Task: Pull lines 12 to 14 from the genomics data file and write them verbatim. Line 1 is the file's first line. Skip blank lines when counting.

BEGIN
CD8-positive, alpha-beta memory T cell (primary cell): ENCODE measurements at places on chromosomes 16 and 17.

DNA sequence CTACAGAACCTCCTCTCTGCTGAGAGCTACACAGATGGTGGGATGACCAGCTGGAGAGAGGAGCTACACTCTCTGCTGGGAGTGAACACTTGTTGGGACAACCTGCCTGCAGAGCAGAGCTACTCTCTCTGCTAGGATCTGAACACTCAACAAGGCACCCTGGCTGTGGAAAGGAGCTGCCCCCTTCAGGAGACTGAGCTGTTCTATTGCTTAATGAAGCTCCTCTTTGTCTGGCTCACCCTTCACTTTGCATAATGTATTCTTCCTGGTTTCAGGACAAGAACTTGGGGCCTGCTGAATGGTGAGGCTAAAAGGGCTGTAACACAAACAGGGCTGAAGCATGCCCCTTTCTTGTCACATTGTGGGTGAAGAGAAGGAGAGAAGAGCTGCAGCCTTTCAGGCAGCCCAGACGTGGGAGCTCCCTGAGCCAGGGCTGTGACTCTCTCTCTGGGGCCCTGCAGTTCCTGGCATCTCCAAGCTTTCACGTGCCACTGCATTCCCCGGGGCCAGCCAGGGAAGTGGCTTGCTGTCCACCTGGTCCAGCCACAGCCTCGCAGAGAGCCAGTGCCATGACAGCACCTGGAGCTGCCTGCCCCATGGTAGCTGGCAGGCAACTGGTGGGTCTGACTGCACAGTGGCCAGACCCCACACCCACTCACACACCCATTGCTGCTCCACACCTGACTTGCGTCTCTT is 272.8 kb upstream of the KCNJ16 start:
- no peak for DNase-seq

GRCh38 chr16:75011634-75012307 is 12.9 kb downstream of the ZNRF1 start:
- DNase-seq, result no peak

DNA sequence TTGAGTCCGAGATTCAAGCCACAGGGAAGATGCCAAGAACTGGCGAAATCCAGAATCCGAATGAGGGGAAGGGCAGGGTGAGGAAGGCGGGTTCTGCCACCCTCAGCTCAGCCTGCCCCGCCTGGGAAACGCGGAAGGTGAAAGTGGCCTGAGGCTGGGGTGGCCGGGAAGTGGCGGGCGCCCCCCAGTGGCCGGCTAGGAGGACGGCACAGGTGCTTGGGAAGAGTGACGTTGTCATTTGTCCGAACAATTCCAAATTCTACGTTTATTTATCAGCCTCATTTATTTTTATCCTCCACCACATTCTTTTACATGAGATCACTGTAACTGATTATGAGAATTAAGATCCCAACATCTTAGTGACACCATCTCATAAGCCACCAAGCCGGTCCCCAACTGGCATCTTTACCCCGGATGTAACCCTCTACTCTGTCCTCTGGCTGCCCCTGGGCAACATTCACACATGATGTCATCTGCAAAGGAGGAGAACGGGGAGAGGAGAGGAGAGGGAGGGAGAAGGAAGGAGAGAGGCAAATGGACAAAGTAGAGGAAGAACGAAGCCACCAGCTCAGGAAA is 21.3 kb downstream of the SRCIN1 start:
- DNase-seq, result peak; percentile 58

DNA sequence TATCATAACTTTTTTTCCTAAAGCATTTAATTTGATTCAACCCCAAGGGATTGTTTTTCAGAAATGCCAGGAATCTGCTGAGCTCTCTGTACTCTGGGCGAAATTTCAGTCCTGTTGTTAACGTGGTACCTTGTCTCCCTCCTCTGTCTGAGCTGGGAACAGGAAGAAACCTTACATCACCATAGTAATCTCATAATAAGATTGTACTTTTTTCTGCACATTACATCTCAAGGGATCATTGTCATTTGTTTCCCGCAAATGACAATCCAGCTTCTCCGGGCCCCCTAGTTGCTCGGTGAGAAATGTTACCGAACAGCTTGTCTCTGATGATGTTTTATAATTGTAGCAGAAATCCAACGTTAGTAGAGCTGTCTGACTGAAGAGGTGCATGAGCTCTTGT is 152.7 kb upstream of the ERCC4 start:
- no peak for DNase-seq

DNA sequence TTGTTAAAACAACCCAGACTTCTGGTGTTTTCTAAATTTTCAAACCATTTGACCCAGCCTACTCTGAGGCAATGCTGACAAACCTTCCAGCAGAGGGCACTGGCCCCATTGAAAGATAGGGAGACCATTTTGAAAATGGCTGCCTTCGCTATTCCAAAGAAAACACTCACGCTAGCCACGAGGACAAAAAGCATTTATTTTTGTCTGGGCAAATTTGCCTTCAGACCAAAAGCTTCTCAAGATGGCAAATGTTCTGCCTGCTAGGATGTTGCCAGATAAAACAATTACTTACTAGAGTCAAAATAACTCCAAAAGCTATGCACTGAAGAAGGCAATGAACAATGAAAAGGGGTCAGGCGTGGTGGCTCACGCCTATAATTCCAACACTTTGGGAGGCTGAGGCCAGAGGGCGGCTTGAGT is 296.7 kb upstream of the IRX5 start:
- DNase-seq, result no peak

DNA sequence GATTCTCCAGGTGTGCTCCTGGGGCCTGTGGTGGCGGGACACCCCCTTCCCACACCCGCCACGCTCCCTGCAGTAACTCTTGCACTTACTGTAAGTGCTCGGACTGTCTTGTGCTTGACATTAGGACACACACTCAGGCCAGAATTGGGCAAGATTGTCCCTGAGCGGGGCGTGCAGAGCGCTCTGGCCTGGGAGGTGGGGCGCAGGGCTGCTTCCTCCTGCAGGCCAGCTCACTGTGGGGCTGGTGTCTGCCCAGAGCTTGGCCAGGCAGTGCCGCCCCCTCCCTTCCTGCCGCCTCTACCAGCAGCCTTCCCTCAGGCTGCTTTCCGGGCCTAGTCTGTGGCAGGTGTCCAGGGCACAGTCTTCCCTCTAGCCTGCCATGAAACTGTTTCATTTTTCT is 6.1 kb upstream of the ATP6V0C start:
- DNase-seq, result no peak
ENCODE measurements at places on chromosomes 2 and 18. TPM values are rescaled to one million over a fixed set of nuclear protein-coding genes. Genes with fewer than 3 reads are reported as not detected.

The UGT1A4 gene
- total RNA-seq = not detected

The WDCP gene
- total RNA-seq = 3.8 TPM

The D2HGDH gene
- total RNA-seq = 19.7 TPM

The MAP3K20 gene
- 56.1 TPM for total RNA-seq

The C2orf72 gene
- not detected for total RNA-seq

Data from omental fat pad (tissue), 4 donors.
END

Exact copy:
DNA sequence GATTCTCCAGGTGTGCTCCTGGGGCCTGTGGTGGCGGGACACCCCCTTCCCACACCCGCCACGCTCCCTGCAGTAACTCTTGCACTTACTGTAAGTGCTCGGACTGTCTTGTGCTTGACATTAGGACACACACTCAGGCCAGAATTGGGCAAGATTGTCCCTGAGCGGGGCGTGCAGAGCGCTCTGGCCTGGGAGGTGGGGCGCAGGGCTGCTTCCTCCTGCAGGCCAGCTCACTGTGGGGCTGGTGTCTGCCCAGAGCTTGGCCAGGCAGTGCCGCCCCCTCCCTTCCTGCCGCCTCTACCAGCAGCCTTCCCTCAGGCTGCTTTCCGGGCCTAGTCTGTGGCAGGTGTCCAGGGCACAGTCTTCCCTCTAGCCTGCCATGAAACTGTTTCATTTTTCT is 6.1 kb upstream of the ATP6V0C start:
- DNase-seq, result no peak
ENCODE measurements at places on chromosomes 2 and 18. TPM values are rescaled to one million over a fixed set of nuclear protein-coding genes. Genes with fewer than 3 reads are reported as not detected.